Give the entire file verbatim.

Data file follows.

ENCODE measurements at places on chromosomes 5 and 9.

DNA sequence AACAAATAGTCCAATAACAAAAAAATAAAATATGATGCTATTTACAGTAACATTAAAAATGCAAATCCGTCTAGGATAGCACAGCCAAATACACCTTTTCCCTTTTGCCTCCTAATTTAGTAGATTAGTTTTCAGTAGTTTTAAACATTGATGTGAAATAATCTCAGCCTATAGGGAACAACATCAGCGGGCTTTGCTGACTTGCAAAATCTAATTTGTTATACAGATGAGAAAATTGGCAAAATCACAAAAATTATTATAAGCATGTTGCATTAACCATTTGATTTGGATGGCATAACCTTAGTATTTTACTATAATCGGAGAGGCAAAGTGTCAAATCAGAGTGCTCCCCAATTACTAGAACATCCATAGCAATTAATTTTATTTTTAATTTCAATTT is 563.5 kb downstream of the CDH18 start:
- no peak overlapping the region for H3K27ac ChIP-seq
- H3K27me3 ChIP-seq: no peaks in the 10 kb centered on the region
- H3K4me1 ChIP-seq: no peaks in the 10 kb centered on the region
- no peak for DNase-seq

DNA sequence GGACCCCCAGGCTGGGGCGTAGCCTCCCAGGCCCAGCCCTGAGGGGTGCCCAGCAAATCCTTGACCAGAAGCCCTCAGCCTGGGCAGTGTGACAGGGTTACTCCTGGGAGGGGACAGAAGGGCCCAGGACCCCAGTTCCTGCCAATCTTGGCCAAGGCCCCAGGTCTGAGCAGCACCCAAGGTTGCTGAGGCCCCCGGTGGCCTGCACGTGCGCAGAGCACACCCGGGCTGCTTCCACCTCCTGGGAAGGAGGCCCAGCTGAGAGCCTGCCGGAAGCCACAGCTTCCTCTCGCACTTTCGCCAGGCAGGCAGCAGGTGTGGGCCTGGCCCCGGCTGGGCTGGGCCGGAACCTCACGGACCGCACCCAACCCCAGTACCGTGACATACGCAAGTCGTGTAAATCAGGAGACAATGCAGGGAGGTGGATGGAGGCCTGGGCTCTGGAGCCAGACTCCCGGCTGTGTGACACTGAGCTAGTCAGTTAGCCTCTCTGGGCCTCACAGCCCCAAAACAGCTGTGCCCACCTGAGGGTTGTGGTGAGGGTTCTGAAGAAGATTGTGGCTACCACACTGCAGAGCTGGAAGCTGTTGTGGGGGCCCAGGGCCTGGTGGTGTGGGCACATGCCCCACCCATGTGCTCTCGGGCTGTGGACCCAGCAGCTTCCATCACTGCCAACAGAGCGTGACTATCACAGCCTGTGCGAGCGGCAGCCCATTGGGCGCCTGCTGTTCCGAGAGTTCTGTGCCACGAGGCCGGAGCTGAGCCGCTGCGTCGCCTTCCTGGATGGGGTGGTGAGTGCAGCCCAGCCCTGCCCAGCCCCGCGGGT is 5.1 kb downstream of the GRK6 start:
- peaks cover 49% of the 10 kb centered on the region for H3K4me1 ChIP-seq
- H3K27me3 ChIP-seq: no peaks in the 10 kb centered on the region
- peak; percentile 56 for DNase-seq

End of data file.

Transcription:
ENCODE measurements at places on chromosomes 5 and 9.

DNA sequence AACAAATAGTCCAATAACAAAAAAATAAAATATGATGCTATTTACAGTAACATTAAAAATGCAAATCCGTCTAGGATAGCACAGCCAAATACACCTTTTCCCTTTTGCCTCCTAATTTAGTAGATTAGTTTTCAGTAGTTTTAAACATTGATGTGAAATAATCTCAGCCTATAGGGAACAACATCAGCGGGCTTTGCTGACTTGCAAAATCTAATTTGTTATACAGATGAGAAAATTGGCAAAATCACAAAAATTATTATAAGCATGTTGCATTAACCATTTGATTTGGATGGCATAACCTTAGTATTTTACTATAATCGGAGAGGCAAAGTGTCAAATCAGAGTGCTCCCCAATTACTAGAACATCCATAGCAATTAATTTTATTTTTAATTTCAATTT is 563.5 kb downstream of the CDH18 start:
- no peak overlapping the region for H3K27ac ChIP-seq
- H3K27me3 ChIP-seq: no peaks in the 10 kb centered on the region
- H3K4me1 ChIP-seq: no peaks in the 10 kb centered on the region
- no peak for DNase-seq

DNA sequence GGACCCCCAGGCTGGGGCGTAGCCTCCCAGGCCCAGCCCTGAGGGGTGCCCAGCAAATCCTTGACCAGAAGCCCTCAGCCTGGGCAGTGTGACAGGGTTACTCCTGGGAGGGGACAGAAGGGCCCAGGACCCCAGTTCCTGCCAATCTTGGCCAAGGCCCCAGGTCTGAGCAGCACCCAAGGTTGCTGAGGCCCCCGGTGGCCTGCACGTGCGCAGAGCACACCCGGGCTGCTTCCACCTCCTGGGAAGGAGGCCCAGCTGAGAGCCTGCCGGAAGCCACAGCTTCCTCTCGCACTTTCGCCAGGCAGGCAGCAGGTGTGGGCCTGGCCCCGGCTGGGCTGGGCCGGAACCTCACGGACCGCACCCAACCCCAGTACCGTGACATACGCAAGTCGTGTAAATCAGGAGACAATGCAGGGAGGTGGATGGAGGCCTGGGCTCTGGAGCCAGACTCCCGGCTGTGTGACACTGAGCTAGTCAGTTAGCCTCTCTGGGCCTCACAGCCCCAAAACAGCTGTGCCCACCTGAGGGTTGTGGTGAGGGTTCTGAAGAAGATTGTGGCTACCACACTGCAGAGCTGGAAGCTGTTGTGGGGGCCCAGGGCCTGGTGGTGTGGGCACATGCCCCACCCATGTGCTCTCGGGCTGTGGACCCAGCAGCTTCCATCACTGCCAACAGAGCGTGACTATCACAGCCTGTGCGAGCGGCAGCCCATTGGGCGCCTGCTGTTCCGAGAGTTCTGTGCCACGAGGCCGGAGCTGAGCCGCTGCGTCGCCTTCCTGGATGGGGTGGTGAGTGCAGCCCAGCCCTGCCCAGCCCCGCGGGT is 5.1 kb downstream of the GRK6 start:
- peaks cover 49% of the 10 kb centered on the region for H3K4me1 ChIP-seq
- H3K27me3 ChIP-seq: no peaks in the 10 kb centered on the region
- peak; percentile 56 for DNase-seq